Lists are contrived conveyances of information.
And they work. They are quite effective at providing a quick framework to get a complex point across. This post is the beginning of a series of posts that are, specifically, lists. Every one of them will detail a number of points about something of extreme importance to how we work as people, as managers, and as organizations.
I guarantee you this post warning people about the dangers of lists will be the least popular list in the series. People will retweet and like the heck out of the other lists and sort of snicker at this one.
So, let’s quickly examine the limitations of lists as a global caveat to everything I’m about say.
The selection and broadcast of a given number of anything prematurely limits the thinking about that thing. This can create the boundaries of thought, stifling future creativity and growth.
The presentation or grouping of items in a list gives them weight and authority which directly impacts how you feel about them (positive or negative).
We build an assumption that the lists are ordered and hierarchical. Number One was the most important, number two is less so, and so on. This creates an assumption that there are only nthings and #1 is n time more important than n. This is very dangerous and untrue.
A list is a thing and we can trademark a thing. We can’t trademark an idea. Once someone comes up with a list like Top Ten Things I Hate About Lists, they can trademark it. Which further solidifies the thinking and removes it from public discourse.
When you finish reading this list, you will think about the items in this list. Very very few readers will say, “What is missing from this list?” If they do, they will think the list is “wrong”. It’s not wrong, it’s a list. There’s other stuff not in the list.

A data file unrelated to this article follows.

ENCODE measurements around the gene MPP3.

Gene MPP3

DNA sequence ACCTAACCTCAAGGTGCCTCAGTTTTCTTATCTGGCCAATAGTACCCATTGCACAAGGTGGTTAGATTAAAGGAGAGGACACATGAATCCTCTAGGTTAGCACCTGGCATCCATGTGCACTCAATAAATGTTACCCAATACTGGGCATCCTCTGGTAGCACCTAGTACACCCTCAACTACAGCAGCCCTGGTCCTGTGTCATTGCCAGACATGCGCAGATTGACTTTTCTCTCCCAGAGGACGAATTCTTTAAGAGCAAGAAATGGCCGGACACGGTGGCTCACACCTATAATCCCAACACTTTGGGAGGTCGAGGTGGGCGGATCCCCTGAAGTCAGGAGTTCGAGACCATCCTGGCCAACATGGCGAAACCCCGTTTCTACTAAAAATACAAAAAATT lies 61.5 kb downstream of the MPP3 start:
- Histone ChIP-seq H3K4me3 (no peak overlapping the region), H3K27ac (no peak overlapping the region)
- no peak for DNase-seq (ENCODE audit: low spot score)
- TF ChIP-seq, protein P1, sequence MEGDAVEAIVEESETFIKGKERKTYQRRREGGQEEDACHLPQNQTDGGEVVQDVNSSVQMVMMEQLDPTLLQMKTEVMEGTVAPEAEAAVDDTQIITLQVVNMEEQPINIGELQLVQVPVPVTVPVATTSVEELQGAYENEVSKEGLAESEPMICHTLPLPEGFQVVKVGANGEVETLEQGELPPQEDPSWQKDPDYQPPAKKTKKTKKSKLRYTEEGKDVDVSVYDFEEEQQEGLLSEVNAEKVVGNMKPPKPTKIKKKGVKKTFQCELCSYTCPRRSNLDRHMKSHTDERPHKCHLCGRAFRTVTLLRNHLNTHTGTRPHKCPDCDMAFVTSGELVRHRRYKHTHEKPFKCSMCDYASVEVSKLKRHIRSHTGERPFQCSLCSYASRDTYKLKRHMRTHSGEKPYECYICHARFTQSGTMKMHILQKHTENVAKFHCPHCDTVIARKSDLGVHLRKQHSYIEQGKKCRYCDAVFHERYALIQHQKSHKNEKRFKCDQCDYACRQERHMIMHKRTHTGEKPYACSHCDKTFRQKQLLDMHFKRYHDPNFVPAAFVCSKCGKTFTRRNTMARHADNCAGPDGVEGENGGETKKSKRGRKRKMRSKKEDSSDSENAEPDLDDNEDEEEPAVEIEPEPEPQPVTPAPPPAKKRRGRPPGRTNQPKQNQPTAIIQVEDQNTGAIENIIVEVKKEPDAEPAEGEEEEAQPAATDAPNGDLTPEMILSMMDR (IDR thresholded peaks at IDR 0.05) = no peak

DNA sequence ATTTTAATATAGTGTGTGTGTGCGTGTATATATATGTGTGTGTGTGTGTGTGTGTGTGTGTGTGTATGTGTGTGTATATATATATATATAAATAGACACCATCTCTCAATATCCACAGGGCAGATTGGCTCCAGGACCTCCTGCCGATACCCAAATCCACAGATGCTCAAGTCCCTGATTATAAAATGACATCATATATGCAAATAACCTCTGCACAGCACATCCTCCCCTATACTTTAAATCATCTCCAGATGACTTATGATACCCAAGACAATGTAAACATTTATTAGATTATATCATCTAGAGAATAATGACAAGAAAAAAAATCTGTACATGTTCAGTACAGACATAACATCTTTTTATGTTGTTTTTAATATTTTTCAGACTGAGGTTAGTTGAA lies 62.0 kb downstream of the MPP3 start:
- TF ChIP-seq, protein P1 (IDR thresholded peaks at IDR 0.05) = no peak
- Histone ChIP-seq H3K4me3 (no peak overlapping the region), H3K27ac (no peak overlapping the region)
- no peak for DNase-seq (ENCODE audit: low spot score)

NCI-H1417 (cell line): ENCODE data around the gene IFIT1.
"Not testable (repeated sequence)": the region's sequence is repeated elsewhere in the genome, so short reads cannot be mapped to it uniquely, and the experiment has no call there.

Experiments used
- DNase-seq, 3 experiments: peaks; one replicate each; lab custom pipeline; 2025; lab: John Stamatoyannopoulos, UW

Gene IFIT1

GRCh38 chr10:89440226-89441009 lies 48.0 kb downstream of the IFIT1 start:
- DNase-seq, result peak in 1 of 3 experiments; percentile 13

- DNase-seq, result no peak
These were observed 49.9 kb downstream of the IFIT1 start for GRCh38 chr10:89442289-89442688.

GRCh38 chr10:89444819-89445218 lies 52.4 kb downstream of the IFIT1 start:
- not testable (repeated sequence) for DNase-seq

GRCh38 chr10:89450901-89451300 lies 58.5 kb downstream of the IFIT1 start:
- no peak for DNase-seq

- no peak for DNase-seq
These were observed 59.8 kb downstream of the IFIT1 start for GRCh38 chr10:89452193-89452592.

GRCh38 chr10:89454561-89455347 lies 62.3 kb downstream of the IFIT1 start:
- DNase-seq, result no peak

Lists are finite, ownable, and knowable. They quickly become dogma. “You can’t do that, it’s not in the list!” Certifications or ordinations of ministers of the dogma soon follow.
I’m writing this and you are reading it because 10 is a small, easily digested number. You will buy it, you will pass it along. Why? Because limiting thought is actually useful and practical. They question is … will you give in to the idea that 10 is really all there is? Or will you try to discover #11 or #12 or #13?
The packaging of ideas into a simple and apparently linear story builds cognitive ease. To read this article, you didn’t have to study about cybernetics, cognitive bias, or how we process information. You were able to take the results of that learning by others and see some results. Lists should always invite further inquiry, not attempt final definitions – but they read to the mind like final definitions because simple stories appear to be complete.
We ingest information according to our own world view. Numeric lists appear to be scientific and complete, but they are always vague. While this vagueness can spawn creativity, it most often is plugged into the worldview of the reader or listener. They take that information and interpret it in a way that confirms something or some things they already believed.
Lists begin with the assumption that complex ideas can be boiled down to their essence – a short list of characteristics that will adequately explain away nuance and variation. As is apparent, nuance and variation are important elements in all of nature. Everything evolves, everything decays. Lists promote an essential view of things that deny us the luxury of future expansion.
Having said all of that, I am about to embark on an extended exercise of listing things. I invite everyone who reads any of the posts to add or revise any part of that list that they wish.
No list is sacred, every list is a platform.
So tell me, what’s #11?